In a patriarchal society such as ours, people find it easier to berate women. As Saba explained, there are so many ways to attack her, and make her feel unsafe. “Any free speaking women invites outrage, and people felt, as they commented, that they needed to remind me of my place in society.”
But it hasn’t stopped her. Yesterday, she took to Instagram to speak her mind and shut it down. In our current political climate, Saba’s post is more relevant than ever and we’ve posted it below in its entirety for you to read.
“Hello my name is Saba Singh Grewal and I’m a proud child of a Sardar and a Kashmiri. In a time where diversity is looked at as a threat, where secularism and inclusiveness have become cuss words, where ones name is one’s only identity, I took a name of my own choosing “AZAD” (free) - free of religious tags, free of a conditioned understanding of what or who I may be, free of the fear of what taking this name may bring me. I have spent a large part of the last year observing the hatred being spewed at me through cowardly comments on seemingly harmless posts because of my surname, comments like go to Pakistan terrorist, look what she’s wearing how is she allowed, stay in your limits muslim bitch!! Wear your burqa you “#littleburqabitch”, amongst many more, this is what I have to say to this pitiful hate..when this is all over, when I’m turned to dust, my gender,my religion or the lack there of, what I ate or wore, what my name was, my job, my sexual preference, the colour of my skin, my race none of it will matter, what will matter is how I made others feel, the only thing that will matter is the love I left behind.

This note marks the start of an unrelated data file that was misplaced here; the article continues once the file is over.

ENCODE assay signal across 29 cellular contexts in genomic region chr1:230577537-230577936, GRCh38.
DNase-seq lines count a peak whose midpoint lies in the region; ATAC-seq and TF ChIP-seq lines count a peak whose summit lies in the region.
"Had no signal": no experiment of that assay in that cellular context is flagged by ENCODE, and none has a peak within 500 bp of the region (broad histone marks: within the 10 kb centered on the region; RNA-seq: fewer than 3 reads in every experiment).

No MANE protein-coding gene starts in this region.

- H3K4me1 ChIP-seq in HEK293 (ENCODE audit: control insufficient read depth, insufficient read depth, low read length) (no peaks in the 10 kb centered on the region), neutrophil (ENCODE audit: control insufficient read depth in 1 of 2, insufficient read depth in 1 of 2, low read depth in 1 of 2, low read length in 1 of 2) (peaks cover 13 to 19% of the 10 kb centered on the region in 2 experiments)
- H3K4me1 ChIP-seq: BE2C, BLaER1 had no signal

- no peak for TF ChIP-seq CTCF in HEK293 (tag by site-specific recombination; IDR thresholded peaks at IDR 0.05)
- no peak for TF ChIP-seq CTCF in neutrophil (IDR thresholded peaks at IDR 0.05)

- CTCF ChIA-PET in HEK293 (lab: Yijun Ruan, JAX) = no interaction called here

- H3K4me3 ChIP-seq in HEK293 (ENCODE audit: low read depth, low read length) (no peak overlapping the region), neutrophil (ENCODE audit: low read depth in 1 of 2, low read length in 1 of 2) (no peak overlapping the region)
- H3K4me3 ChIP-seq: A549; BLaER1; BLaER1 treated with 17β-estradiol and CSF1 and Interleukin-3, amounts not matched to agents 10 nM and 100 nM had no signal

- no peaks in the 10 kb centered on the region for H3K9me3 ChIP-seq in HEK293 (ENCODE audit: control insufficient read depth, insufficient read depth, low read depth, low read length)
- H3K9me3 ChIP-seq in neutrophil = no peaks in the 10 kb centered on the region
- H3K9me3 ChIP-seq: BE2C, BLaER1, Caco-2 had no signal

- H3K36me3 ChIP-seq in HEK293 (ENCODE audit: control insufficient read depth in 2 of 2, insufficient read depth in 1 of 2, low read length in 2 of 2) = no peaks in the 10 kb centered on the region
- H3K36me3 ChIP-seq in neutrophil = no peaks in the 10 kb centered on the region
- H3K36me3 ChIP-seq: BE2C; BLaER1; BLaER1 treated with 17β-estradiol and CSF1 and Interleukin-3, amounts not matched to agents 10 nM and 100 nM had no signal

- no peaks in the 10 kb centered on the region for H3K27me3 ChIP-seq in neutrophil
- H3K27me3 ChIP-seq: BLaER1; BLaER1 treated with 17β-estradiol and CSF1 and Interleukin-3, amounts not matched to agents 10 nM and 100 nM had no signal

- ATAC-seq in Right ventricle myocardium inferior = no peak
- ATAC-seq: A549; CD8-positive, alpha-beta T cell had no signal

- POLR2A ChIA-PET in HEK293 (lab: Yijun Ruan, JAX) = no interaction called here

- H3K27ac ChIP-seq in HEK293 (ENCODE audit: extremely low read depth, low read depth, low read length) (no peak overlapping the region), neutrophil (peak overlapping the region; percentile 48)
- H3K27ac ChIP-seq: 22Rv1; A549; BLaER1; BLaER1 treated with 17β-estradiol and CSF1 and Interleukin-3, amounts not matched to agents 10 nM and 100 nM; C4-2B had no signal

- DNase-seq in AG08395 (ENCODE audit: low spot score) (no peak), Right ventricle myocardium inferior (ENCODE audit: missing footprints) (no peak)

Religious hatred is the oldest trick in the book used historically by the powers that be (fascist or not) in big and small measures to distract people from the real issues that plague a nation. It’s propagated and filtered down systematically as a well thought out political ploy. Let’s take a moment and really see this toxicity for what it is.
The origins of communal hatred in its current form can be dated back to as recent as the British raj , they called it “divide and rule” remember? Angrez chale gaye sampradaikta chorr gaye!! And shame on us for letting our historical amnesia get the better of us, someone recently said your government is like your service provider you pay it money (taxes) to make sure it makes your public life convenient, no less no more. Why are we letting ignorance and instigated hatred keep us from asking the poignant questions of our public servants? Don’t we face more pressing matters as a nation than fighting over religion?